Restaurants:  We went to lunch at a Mexican Restaurant for Labor day to celebrate a birthday.  We invited a friend to join us.  I smiled when the friend asked my son, "How do you like Mexican food?"  He replied, "I don't know I've never had it before." Then proceeded to clean his plate spotless.  I thought it a great example of the rhyme my Mom chimed to us "Try it you might like it!"   We all loved the excursion.


Recipes:

Samosas
5 pounds of potatoes, washed, peeled (or not if you like), and diced
1 cup frozen gren peas
1 cup frozen baby lima beans (optional add in, peanuts, or other beans or other vegetable chuncks)
1 tsp salt
1 tsp Mrs. Dash
1 tsp Montreal Chicken.

Pizza Dough
3 cups warm water
3 TBS yeast
1 TBS sugar
1 TBS salt
6 TBS oil
7- 1/2 cups flour white or whole wheat

Mix all together.

Boil potatoes in enough water to cover for 5 minutes or until tender to a fork.  Remove from water, stir in frozen vegetables, add spices.  Make pizza dough. roll pizza dough thin in a large rectangular shape.  Cut the rolled out dough with a pizza cutter into rectangles, squares, and small triangles about 2 inches by 3 inches. Spoon 2 Tablespoons of the potato mixture onto each dough shape.  Bring up the sides and corners and pinch them together over the top of the filling.  Bake for 12-15 minutes in an oven heated to 350 degrees.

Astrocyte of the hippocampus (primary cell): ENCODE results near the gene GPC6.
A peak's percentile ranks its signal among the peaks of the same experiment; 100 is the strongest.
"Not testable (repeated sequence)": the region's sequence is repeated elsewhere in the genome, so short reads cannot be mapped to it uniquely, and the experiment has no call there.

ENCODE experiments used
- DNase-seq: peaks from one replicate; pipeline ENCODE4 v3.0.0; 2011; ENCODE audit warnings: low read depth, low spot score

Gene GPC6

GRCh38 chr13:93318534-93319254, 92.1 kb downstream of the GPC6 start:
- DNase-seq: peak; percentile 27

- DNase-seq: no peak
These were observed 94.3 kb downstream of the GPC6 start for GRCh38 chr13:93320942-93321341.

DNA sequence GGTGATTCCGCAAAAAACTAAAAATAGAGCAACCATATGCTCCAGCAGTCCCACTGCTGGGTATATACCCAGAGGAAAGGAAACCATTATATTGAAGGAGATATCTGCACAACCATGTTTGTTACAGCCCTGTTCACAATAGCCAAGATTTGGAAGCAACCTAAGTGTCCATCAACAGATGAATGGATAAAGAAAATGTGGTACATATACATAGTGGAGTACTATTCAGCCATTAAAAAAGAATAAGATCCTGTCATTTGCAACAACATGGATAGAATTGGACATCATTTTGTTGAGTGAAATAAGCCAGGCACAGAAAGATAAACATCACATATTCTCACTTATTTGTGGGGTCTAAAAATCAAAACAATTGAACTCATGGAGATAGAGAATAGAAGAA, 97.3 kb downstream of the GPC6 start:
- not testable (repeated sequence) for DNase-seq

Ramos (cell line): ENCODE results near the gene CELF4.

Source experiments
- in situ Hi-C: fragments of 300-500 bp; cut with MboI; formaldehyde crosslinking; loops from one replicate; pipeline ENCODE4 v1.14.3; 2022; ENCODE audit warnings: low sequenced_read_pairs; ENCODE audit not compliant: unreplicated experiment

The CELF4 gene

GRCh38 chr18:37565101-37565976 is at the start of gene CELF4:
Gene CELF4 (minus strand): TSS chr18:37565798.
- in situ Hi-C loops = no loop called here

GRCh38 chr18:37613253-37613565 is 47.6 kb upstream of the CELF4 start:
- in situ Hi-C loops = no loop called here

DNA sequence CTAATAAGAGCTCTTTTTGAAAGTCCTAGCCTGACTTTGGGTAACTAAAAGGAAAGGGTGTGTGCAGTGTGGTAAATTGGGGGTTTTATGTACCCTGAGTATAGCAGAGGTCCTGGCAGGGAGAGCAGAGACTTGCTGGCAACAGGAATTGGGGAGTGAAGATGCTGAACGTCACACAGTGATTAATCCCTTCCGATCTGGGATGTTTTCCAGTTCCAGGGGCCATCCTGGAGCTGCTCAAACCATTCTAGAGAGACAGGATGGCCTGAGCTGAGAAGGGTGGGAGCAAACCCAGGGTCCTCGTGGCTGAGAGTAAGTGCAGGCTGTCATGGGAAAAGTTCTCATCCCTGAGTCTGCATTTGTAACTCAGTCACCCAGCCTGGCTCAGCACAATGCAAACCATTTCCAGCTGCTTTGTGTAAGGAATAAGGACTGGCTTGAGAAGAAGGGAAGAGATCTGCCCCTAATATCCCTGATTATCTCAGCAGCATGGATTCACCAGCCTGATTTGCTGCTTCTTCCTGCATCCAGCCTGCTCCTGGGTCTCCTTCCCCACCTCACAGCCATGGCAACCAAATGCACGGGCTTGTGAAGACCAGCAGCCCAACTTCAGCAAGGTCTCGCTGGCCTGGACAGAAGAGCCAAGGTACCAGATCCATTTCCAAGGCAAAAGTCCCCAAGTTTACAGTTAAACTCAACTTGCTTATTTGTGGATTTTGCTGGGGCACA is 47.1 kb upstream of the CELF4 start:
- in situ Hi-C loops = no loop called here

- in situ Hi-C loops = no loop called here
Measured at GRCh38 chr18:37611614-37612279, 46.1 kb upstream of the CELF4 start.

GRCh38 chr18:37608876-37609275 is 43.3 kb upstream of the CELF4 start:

Sunday, September 2, 2012

Delightful Sunday

We enjoyed visiting and just being together after our Sunday dinner of pork loin roast, mashed potatoes, gravy,  steamed carrots and broccoli, green salad and ice cream. The relaxed conversation lasted for three plus hours.  We read family histories detailing more difficult times when luxuries were scarce, articles encouraging us to protect our freedoms by example and civil discourse, and played name that tune while the big girls styled the little girl's hair.